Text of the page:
Growing recession concerns in global markets, particularly in China, the EU and the US, are creating stress for the world.
What is a recession?
As defined by Nobel Prize-winning economists Paul Samuelson and William Nordhaus in their book Economics, first published in 1948, a recession is 'a period in which real GDP falls in at least two consecutive quarters.' Popular economics textbooks have long defined recession in this way. It is not perfect, but it has been the most widely used definition in almost every recession since World War II.
The National Bureau of Economic Research defines a recession as 'a significant decline in output, employment, real income, and other indicators that spreads across the economy, lasts more than a few months, and is normally seen in output, employment, real income, and other indicators'. A recession begins when the economy is at its peak and ends when the economy reaches its trough.
During a recession, most companies suffer because of lower demand and revenues and uncertainty about the future.
This may not be the case if you enter a recession with a head start. A 2010 study by academics Ranjay Gulati, Nitin Nohria, and Franz Wohlgezogen found that 17% of the 4,700 companies they analyzed during the 1980, 1990, and 2000 recessions were in serious trouble. But, 9% of the companies didn’t simply recover in the three years after a recession—they flourished, outperforming competitors by at least 10% in sales and profits growth.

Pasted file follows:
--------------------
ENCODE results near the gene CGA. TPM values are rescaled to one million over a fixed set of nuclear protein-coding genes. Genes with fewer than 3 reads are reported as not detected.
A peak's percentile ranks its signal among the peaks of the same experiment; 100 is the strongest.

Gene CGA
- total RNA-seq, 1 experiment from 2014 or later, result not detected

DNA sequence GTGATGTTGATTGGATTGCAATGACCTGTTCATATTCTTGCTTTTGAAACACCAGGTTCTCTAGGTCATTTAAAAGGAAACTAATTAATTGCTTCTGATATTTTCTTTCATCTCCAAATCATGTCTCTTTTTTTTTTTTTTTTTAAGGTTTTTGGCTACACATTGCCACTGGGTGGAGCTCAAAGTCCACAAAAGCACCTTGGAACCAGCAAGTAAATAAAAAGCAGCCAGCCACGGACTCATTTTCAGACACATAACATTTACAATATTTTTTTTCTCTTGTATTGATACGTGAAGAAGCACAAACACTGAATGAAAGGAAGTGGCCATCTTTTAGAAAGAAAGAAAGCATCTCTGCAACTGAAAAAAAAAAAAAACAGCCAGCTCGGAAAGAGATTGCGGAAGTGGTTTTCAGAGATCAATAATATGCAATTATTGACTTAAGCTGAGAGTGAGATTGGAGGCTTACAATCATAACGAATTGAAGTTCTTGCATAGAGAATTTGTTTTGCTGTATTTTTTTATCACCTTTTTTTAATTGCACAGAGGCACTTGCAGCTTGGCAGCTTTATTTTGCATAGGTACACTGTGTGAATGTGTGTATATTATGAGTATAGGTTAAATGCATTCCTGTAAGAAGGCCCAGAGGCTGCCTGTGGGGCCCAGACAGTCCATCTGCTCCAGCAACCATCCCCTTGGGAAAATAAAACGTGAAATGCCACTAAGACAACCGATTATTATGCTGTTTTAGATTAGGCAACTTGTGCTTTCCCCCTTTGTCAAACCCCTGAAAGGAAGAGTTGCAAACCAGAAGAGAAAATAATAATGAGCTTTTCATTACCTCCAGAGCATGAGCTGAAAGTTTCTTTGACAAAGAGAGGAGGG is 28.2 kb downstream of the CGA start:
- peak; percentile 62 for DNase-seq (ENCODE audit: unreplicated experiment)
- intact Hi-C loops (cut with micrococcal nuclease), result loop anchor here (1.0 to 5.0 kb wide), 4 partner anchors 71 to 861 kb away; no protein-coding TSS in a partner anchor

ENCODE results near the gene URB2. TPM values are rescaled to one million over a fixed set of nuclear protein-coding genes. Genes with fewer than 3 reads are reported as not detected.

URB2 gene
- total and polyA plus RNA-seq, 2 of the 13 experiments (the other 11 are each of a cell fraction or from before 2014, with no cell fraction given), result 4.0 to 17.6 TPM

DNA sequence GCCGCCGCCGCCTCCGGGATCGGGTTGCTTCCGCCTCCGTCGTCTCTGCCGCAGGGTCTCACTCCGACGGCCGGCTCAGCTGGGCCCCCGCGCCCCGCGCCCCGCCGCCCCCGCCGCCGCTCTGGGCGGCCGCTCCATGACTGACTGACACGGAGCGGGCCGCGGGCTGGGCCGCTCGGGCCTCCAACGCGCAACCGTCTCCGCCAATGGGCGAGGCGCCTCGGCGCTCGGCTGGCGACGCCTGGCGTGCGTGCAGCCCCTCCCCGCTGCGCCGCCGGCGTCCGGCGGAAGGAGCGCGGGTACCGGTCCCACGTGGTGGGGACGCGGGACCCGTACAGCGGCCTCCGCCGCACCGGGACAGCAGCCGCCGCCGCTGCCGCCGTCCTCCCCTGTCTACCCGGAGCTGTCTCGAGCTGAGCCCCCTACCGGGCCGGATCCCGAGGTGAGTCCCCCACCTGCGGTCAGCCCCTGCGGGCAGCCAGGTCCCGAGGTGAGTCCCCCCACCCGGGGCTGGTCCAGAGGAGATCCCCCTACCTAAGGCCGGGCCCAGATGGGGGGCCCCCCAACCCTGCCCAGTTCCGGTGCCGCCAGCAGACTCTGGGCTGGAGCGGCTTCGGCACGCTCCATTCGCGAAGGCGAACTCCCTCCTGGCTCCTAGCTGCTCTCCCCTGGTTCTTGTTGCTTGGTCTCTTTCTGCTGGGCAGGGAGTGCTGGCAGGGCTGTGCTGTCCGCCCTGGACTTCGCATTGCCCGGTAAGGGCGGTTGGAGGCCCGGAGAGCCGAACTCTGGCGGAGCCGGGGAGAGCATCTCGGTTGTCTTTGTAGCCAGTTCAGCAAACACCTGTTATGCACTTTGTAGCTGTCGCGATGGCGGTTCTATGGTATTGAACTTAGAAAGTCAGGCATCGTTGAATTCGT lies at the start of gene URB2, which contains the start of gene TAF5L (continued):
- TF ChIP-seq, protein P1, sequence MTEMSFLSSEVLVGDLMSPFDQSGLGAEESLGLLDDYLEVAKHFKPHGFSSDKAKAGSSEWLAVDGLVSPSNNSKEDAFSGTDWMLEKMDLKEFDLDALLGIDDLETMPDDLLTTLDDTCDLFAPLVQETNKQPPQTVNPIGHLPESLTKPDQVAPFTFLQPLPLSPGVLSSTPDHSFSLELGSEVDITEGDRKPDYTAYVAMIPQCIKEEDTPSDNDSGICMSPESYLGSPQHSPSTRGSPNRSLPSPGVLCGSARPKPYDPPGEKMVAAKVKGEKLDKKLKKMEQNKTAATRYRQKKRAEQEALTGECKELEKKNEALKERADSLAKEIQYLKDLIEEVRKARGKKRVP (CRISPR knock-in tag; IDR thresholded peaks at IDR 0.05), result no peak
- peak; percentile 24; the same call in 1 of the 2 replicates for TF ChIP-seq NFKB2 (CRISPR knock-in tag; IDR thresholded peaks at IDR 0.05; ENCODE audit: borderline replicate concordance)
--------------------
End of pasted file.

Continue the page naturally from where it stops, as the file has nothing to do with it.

How should a company prepare in advance of a recession and what moves should it make when one hits?
Research and case studies examining the recession shed light on these questions. Some of the most interesting findings can be grouped into four main areas:
- decision making;
- workforce management;
- digital transformation.
The more you borrow, the more cash you need to make interest and principal payments. Because during a recession, sales usually fall and therefore the company has less cash to finance operations, skillful financial management is needed to survive the economic downturn.
Decision-making is one of the most challenging processes. Because determining and implementing who makes decisions and how they are made can be a prerequisite for a firm's survival. Research has found that decentralized companies are more successful during recessions. This is because they delegated decision-making to lower levels of the hierarchy and were better able to adapt to changing conditions. These firms may be better positioned to weather macro-scale shocks.
Layoffs are not only to the detriment of employees, but also costly for companies. Recruitment and training are expensive. The cost of a new worker to a business is high. Poor job performance, more defective goods, etc. mean extra losses for businesses.
Economic bottlenecks can actually encourage the adoption of new technologies. Companies that have invested in digital technology, logical analysis and agile business practices in a timely manner can better understand the threats they face and respond faster. As we have seen, recessions can create deep and long-lasting gaps in performance between companies. Digital technology can do the same. Companies that ignore digital transformation may find that the next recession makes these gaps unbridgeable.
PhD Candidate at Marmara University's Department of Political Science and International Relations in Istanbul, Turkey